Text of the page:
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Re: POST abuse?

From: Mark Nottingham <mnot@mnot.net>
Date: Mon, 27 Aug 2001 07:33:54 -0700
To: Yves Lafon <ylafon@w3.org>
Cc: xml-dist-app@w3.org
Message-ID: <20010827073349.D3648@mnot.net>

On Mon, Aug 27, 2001 at 04:01:34PM +0200, Yves Lafon wrote:
> On Sat, 25 Aug 2001, Mark Nottingham wrote:
> > > When you use POST to mean "MYFOOMETHOD" you sacrifice specificity
> > > to get reuse of infrastructure. When you use POST to mean GET you
> > > undermine existing infrastructure. And in my mind, caching is the
> > > least interesting thing you lose. Hyperlinking and URI-based
> > > addressing is way more important....
> >
> > Agreed; I'd go as far as to say that no widely-deployed piece of Web
> > software can or will ever be able to cache a SOAP message based on
> > the current HTTP binding. I also agree that addressing is important -
> > the fact that people are encouraged by SOAP to place multiple logical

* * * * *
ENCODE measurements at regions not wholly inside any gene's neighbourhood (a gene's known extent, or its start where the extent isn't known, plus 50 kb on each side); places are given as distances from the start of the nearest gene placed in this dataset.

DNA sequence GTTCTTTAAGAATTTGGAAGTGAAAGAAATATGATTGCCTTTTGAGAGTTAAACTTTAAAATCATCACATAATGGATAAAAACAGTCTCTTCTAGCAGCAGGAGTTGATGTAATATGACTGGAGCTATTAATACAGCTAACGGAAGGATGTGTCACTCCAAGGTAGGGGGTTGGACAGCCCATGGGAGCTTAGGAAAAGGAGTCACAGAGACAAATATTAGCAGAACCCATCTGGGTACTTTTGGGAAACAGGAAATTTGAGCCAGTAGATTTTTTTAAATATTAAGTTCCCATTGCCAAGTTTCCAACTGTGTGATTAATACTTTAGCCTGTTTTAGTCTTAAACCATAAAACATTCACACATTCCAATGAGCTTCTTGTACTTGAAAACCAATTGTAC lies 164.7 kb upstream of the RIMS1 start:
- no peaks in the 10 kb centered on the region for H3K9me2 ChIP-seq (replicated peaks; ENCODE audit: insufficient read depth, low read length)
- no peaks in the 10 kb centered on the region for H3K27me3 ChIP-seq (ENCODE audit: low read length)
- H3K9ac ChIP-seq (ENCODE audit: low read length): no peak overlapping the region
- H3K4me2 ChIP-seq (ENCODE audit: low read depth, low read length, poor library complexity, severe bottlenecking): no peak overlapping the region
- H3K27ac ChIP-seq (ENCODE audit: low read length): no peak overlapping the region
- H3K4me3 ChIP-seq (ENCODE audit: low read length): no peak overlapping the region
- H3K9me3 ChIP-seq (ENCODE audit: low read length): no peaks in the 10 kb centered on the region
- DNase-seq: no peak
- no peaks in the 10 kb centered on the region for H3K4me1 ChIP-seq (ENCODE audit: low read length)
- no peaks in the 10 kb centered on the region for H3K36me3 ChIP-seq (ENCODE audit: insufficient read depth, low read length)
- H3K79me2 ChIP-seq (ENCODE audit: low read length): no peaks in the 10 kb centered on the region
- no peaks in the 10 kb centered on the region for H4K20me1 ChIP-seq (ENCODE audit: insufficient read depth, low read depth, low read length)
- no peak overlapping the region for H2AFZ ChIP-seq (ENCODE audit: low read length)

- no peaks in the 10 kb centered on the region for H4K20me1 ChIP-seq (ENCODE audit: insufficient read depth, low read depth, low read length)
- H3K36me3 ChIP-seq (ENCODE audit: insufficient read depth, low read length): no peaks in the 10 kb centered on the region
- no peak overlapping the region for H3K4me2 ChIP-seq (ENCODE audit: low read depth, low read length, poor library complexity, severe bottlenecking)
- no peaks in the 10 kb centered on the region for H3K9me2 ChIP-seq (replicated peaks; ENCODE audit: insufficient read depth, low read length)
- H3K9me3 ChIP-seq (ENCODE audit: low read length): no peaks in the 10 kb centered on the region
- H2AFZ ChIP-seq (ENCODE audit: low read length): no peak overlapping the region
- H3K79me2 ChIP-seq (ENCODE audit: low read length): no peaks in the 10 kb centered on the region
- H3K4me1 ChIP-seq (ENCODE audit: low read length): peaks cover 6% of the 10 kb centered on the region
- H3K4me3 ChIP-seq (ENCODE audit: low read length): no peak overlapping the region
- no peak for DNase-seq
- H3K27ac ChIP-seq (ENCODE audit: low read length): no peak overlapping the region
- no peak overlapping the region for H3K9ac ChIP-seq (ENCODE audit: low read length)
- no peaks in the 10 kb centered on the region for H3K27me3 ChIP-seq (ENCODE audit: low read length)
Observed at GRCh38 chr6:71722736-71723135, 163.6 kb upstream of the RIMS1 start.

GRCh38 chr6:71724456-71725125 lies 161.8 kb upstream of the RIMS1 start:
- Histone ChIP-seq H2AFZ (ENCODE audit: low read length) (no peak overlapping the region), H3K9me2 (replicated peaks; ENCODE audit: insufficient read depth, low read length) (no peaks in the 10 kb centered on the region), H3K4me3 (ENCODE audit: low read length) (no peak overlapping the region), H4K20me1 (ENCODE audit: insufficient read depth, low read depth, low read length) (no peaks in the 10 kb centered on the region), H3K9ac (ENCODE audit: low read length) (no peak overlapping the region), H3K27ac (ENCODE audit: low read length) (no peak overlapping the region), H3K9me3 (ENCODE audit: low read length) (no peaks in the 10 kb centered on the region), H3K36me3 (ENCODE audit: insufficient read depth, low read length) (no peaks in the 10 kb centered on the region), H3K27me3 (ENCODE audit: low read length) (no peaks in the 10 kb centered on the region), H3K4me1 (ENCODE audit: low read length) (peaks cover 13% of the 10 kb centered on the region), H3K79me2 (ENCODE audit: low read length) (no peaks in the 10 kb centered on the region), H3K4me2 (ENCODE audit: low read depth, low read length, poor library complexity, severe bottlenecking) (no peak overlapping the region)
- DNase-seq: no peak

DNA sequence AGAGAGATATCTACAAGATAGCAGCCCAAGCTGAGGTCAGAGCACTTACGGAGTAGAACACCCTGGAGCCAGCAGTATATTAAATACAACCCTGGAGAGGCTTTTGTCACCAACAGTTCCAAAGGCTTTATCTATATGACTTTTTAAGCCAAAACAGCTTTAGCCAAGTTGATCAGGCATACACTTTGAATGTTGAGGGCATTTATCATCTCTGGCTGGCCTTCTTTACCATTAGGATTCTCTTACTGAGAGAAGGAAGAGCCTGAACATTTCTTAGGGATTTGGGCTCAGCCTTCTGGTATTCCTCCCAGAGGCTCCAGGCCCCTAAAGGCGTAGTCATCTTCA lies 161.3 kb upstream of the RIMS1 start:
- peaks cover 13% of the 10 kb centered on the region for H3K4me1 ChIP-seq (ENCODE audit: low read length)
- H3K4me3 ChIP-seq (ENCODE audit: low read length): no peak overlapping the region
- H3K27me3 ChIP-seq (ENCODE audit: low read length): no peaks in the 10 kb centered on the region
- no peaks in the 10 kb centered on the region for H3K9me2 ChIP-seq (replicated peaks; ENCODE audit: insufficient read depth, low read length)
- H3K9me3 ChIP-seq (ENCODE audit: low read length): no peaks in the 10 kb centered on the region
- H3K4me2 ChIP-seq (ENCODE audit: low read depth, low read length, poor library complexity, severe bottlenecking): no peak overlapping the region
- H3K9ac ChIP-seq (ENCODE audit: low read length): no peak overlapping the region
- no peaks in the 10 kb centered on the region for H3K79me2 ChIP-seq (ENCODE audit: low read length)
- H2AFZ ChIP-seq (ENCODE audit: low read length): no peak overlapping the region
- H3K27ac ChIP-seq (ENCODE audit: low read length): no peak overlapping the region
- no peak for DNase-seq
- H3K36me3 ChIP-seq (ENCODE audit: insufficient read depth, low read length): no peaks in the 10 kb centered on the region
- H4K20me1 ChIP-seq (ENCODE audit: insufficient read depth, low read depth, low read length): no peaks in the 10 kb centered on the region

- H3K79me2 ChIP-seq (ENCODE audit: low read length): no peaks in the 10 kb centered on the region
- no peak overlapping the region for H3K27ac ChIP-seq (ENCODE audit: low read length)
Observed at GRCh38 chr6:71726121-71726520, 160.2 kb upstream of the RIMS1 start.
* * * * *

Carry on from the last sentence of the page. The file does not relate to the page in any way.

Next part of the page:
> > services on single URI is the primary reason why my stab at a SOAP
> > caching module [1] is more complex than it needs to be.
> Note that, a POST reply can contain a Cache-Control header and then imply
> a certain level of idempotence. The first POST will have a side-effect but
> any subsequent POST with the same parameters won't. Of course you have the
> possibility to cache the result as a bonus of this idempotence property.

True. However, I don't know of any product that takes advantage of
this, as it's considered impractical. (Curious - does Jigsaw?)

> > However, I don't know that going to pure-GET is necessary to fix
> > this; merely requiring a 1-to-1 service-to-URI mapping would do the
> > trick.
> Usually jsp engines are single servlets, and the URI of the jsp is
> passed as an argument to this servlet. You have then a 1-to-1 jsp-URI
> mapping, same as what can be done for a SOAP engine to respect this.

Yep. Or, just use query arguments.


Mark Nottingham
Received on Monday, 27 August 2001 10:34:13 UTC

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